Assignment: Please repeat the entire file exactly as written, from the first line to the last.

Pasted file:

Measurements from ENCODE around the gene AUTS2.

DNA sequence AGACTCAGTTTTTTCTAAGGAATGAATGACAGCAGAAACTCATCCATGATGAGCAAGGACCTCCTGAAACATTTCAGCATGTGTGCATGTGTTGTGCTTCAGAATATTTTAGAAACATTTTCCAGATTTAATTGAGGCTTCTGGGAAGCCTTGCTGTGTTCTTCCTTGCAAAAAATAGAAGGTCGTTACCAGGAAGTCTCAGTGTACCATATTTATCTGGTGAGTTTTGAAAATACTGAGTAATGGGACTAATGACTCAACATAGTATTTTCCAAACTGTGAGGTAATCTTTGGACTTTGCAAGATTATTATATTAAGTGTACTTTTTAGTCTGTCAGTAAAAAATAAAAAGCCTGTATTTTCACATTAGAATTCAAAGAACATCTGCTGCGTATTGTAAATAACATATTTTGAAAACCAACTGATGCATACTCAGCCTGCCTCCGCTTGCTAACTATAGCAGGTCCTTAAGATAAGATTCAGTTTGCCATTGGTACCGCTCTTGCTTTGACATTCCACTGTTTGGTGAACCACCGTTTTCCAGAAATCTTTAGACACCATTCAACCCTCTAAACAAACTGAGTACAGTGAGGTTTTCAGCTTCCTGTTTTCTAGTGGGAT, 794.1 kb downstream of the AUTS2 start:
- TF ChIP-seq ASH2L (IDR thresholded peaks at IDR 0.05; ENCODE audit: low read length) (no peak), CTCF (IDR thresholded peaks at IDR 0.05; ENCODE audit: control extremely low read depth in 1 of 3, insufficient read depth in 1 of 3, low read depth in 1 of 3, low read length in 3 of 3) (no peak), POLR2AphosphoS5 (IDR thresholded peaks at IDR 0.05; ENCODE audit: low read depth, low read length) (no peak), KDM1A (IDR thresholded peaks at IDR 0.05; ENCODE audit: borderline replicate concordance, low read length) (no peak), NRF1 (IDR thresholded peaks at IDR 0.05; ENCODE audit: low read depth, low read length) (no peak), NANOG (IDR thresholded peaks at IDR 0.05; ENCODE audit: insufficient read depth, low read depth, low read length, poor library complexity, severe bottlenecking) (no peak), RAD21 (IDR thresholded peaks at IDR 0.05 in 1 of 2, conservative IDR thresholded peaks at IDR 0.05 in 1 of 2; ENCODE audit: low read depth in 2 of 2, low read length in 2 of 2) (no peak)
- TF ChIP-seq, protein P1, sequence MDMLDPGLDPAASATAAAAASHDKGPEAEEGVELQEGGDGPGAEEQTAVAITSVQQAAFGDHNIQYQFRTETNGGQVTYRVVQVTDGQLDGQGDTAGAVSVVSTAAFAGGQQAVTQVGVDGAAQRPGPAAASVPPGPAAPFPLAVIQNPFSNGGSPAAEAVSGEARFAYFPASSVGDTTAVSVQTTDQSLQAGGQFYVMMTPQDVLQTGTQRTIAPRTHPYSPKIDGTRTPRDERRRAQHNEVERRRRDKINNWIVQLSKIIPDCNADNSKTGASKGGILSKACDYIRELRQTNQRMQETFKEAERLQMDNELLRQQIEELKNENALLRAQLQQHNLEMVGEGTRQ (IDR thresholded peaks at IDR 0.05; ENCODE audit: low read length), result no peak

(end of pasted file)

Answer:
Measurements from ENCODE around the gene AUTS2.

DNA sequence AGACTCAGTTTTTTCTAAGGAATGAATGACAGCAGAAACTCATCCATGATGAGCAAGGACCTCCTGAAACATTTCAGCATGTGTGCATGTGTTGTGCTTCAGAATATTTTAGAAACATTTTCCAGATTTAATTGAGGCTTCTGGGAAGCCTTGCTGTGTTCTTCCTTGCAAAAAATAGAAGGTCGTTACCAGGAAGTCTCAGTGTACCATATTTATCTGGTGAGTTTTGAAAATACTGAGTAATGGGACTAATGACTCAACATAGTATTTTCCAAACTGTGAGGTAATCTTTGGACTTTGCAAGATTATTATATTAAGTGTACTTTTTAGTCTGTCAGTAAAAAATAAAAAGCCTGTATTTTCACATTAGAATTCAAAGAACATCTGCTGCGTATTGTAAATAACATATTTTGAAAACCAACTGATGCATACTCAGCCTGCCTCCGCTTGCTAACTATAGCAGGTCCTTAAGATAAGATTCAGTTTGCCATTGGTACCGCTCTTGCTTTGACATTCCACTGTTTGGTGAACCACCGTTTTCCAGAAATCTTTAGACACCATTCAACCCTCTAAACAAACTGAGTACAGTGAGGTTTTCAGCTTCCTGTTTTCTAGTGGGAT, 794.1 kb downstream of the AUTS2 start:
- TF ChIP-seq ASH2L (IDR thresholded peaks at IDR 0.05; ENCODE audit: low read length) (no peak), CTCF (IDR thresholded peaks at IDR 0.05; ENCODE audit: control extremely low read depth in 1 of 3, insufficient read depth in 1 of 3, low read depth in 1 of 3, low read length in 3 of 3) (no peak), POLR2AphosphoS5 (IDR thresholded peaks at IDR 0.05; ENCODE audit: low read depth, low read length) (no peak), KDM1A (IDR thresholded peaks at IDR 0.05; ENCODE audit: borderline replicate concordance, low read length) (no peak), NRF1 (IDR thresholded peaks at IDR 0.05; ENCODE audit: low read depth, low read length) (no peak), NANOG (IDR thresholded peaks at IDR 0.05; ENCODE audit: insufficient read depth, low read depth, low read length, poor library complexity, severe bottlenecking) (no peak), RAD21 (IDR thresholded peaks at IDR 0.05 in 1 of 2, conservative IDR thresholded peaks at IDR 0.05 in 1 of 2; ENCODE audit: low read depth in 2 of 2, low read length in 2 of 2) (no peak)
- TF ChIP-seq, protein P1, sequence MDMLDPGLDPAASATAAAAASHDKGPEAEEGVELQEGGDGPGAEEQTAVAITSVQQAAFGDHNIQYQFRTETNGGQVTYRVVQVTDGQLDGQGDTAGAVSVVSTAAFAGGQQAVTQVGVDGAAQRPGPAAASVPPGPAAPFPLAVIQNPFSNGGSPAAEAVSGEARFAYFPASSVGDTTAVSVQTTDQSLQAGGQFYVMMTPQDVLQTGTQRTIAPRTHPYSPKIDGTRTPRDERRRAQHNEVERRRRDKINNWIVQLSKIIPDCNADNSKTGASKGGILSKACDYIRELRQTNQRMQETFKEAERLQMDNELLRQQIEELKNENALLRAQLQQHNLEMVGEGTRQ (IDR thresholded peaks at IDR 0.05; ENCODE audit: low read length), result no peak